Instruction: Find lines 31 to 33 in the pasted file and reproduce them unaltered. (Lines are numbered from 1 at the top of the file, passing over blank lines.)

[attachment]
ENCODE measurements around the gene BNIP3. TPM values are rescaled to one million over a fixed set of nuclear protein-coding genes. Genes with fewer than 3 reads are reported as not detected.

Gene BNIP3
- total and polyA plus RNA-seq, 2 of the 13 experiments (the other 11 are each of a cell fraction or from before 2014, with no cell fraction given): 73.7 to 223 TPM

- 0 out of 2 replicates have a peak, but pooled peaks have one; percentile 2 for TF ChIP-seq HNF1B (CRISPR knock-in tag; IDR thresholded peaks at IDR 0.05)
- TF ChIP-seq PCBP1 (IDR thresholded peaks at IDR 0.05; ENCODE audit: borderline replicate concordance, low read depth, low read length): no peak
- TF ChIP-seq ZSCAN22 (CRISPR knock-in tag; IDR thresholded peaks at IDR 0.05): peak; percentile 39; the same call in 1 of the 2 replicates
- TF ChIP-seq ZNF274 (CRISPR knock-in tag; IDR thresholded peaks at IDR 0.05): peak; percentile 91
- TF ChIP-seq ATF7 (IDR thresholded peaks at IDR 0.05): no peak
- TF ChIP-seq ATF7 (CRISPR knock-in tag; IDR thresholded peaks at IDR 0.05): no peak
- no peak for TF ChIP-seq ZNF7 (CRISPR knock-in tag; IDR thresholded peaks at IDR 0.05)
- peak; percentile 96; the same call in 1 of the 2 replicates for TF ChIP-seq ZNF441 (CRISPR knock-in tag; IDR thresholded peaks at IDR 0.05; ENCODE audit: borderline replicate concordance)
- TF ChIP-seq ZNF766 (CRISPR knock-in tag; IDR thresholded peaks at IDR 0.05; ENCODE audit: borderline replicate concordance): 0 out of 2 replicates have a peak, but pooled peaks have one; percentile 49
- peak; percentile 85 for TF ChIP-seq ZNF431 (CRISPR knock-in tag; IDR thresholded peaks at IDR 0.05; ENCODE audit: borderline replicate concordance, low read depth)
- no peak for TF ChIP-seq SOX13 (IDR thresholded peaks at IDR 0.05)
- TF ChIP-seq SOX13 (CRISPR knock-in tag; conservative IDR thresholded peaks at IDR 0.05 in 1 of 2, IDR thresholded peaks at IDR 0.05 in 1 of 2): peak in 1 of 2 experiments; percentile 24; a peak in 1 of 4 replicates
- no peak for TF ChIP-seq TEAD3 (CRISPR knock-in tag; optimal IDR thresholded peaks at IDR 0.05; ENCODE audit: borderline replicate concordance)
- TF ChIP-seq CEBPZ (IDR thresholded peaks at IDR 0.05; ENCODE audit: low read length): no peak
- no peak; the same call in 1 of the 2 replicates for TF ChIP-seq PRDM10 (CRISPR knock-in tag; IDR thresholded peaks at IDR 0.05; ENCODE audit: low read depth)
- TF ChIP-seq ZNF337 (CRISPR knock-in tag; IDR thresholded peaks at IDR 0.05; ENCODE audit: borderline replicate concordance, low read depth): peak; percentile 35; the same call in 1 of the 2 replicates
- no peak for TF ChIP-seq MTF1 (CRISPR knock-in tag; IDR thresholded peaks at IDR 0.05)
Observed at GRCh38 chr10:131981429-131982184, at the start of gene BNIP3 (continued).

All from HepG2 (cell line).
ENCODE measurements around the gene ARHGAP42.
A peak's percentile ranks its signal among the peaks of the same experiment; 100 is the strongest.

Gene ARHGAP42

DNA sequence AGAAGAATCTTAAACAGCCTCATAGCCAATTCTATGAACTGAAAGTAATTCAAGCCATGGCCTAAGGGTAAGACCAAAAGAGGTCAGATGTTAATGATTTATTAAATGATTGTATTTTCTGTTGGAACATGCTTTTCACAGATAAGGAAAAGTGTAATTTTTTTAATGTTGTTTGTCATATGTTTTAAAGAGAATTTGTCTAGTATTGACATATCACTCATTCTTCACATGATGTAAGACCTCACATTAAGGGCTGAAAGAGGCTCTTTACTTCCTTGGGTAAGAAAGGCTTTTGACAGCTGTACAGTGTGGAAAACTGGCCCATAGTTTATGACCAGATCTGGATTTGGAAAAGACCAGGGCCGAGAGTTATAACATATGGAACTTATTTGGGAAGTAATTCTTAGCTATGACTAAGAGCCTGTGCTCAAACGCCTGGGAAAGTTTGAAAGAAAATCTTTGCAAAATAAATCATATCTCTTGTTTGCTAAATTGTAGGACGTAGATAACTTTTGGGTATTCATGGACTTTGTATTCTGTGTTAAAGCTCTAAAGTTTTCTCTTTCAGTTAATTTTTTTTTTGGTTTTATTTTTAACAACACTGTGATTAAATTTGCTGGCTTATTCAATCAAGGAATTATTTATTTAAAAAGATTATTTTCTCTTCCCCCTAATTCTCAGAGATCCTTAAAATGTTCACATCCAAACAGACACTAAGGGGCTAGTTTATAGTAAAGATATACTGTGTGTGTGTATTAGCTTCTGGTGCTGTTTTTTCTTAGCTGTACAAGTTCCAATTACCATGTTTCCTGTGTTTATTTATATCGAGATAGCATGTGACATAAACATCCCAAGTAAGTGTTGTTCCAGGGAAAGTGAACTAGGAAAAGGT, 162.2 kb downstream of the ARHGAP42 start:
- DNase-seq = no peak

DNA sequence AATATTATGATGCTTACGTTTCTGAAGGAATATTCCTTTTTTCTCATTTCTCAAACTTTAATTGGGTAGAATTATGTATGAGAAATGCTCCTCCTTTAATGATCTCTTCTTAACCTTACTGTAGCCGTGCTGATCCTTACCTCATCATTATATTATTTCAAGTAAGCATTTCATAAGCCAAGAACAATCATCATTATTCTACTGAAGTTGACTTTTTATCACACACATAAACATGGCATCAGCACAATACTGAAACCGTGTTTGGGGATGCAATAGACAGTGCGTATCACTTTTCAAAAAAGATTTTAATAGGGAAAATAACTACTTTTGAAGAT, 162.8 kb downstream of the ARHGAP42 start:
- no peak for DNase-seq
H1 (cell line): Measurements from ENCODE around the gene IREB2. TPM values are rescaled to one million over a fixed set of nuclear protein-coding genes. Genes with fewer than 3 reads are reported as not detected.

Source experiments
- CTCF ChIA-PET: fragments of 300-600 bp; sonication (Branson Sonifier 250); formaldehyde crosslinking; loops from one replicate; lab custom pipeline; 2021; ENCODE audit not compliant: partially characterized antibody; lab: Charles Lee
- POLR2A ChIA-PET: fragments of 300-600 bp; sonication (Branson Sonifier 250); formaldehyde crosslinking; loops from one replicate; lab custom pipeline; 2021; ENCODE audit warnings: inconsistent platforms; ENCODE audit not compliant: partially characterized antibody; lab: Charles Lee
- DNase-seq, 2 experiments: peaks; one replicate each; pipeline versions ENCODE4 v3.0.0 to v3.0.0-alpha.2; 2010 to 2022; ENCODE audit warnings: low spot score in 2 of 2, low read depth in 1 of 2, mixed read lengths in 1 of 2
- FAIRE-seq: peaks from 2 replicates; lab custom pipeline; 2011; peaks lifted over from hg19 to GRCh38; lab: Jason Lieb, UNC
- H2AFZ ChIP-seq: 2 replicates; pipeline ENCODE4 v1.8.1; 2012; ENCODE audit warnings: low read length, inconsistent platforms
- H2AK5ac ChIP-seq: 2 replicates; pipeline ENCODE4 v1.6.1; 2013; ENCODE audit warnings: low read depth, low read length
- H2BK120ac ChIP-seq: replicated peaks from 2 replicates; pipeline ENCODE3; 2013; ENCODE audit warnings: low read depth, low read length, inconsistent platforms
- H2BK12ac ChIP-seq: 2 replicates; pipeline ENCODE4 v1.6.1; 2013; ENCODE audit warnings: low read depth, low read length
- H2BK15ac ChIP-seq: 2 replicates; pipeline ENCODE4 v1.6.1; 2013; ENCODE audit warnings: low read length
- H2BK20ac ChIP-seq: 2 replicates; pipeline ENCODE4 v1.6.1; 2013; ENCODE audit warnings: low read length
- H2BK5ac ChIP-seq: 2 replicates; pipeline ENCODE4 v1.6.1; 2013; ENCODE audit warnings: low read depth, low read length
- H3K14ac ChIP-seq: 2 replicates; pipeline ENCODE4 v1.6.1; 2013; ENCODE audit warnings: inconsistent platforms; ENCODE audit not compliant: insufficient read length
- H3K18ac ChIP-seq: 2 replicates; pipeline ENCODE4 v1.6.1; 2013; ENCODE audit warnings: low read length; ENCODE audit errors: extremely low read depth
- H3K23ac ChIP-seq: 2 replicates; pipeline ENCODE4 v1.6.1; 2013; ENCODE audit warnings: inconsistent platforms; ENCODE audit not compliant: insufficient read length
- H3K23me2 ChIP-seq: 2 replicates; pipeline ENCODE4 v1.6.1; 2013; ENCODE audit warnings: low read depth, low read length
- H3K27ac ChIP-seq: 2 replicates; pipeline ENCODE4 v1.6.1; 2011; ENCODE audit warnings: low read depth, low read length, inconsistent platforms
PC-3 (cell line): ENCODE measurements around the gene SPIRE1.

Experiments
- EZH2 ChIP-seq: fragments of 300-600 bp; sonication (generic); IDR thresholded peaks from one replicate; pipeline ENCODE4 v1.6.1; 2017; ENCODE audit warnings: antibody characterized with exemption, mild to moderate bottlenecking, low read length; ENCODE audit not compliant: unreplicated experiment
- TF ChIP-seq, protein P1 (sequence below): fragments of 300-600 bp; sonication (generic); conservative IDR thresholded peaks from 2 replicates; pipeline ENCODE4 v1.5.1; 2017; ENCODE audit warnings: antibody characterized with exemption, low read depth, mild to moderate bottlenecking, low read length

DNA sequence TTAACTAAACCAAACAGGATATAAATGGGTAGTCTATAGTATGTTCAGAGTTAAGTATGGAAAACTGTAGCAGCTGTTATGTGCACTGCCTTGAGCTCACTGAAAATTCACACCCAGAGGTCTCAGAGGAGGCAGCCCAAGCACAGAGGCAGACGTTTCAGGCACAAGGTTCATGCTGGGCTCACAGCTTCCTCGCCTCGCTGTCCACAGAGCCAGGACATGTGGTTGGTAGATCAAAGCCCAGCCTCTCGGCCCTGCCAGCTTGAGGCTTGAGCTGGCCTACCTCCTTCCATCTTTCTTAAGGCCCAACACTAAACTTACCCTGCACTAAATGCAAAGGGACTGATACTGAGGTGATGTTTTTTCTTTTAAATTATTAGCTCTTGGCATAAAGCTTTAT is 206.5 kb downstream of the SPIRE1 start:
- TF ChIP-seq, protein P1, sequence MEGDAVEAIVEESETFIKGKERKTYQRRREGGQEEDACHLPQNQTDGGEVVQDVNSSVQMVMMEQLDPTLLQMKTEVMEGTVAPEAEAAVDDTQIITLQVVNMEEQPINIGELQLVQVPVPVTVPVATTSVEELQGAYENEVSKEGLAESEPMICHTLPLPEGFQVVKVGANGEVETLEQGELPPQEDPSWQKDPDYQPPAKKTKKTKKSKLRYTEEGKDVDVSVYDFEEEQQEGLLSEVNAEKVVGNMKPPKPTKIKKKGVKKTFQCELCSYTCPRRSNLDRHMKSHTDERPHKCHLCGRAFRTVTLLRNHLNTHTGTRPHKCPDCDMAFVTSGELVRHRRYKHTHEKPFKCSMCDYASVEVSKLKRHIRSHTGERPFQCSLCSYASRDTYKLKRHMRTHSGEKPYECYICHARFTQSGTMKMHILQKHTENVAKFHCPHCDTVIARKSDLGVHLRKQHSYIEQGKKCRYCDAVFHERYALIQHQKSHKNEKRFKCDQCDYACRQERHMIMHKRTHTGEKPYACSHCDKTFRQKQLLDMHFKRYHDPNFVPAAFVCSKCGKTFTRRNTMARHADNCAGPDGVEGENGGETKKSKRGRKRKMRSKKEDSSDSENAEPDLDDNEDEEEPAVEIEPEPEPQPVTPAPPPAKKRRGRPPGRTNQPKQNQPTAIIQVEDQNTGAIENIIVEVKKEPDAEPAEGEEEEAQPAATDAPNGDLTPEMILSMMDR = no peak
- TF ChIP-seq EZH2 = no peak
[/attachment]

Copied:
Source experiments
- CTCF ChIA-PET: fragments of 300-600 bp; sonication (Branson Sonifier 250); formaldehyde crosslinking; loops from one replicate; lab custom pipeline; 2021; ENCODE audit not compliant: partially characterized antibody; lab: Charles Lee
- POLR2A ChIA-PET: fragments of 300-600 bp; sonication (Branson Sonifier 250); formaldehyde crosslinking; loops from one replicate; lab custom pipeline; 2021; ENCODE audit warnings: inconsistent platforms; ENCODE audit not compliant: partially characterized antibody; lab: Charles Lee